This lovely organizer was a bit dusty and scratched up, but otherwise in good condition. In terms of use, I wanted to place it in my closet, since I had a large empty space that was being underutilized. If it did not fit in my closet, then I could also place this guy in my living room, where it would serve as a bookshelf or for shoe storage. Lastly, when I discovered the closet organizer, it was sitting just in front of the dumpster and therefore appeared to be newly discarded. With my three criteria satisfied, I then set out to adopt the organizer and bring him back to life.

With the help of my roommate, I lugged this guy up to my apartment, where I left it on my balcony for a day to allow for any odors (and potential bugs!) to dissipate. The following day, I gave the shelf a thorough wipe down, checked for little critters one last time, and brought it into my room. It turns out that the organizer fit perfectly in my closet.

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The first owner of the closet did not assemble it correctly, which explains why you can see particle board innards in this picture. While the closet functioned well, it did not look very nice. What better way to spruce it up than with paint and contact paper?

How I Did It

Step 1: Apply primer

I wanted to paint the organizer white because white can brighten up any space, especially in my confined closet. First, however, I needed to prime the laminate. If I used normal paint without primer, then the paint would not adhere well and would result in bubbles. After doing some research, I decided to use the Zinsser Cover Stain Primer & Sealer.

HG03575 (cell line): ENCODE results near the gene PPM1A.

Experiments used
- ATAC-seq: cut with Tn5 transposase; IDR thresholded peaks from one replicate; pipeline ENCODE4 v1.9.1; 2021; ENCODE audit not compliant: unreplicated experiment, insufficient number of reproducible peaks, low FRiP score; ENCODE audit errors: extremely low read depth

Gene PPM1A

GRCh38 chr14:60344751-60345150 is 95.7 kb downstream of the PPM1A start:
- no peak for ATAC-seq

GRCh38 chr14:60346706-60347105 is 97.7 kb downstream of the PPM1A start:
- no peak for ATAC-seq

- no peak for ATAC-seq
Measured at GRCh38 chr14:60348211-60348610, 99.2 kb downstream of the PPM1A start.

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I used a foam roller to paint the majority of the closet and filled in the holes with a foam craft brush. I didn’t use a bristle brush because it was easier to achieve a more uniform and smooth distribution of paint using the foam roller. (Some sources recommend sanding down the particle board laminate prior to priming to enhance adhesion, but I found that the primer I used stuck just fine without sanding.)

Here’s what the closet organizer looked like before coat #2:

It took a few hours between coats, and once I finished the second coat I left the organizer outside for a couple of days to cure and allow for the odors to dissipate. Normally, I would have painted over the primer, but decided against it because 1) the primer did a pretty good job at covering the dark laminate, 2) did not seem to come off too easily, and 3) I will be moving to a new place once I start dental school and am unsure whether I’d be able to take this closet with me.

Step 2: Cut and apply the contact paper

I had purchased this contact paper from the Macbeth Collection a couple of years ago. I love the happy turquiose color and the chevron pattern, and thought it would look great in my newly painted organizer.

After I measured and cut the paper in squares, I peeled off the adhesive backing and applied it to the closet. It is super easy to apply if you peel off the sheet and smooth down as you go.

I repeated this for the five cubbies that had a laminate backing. I love the way the paper pops out against the white!

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Doesn’t he look happy in his new home?

2015-03-15 14.25.55Step 4: Organize and decorate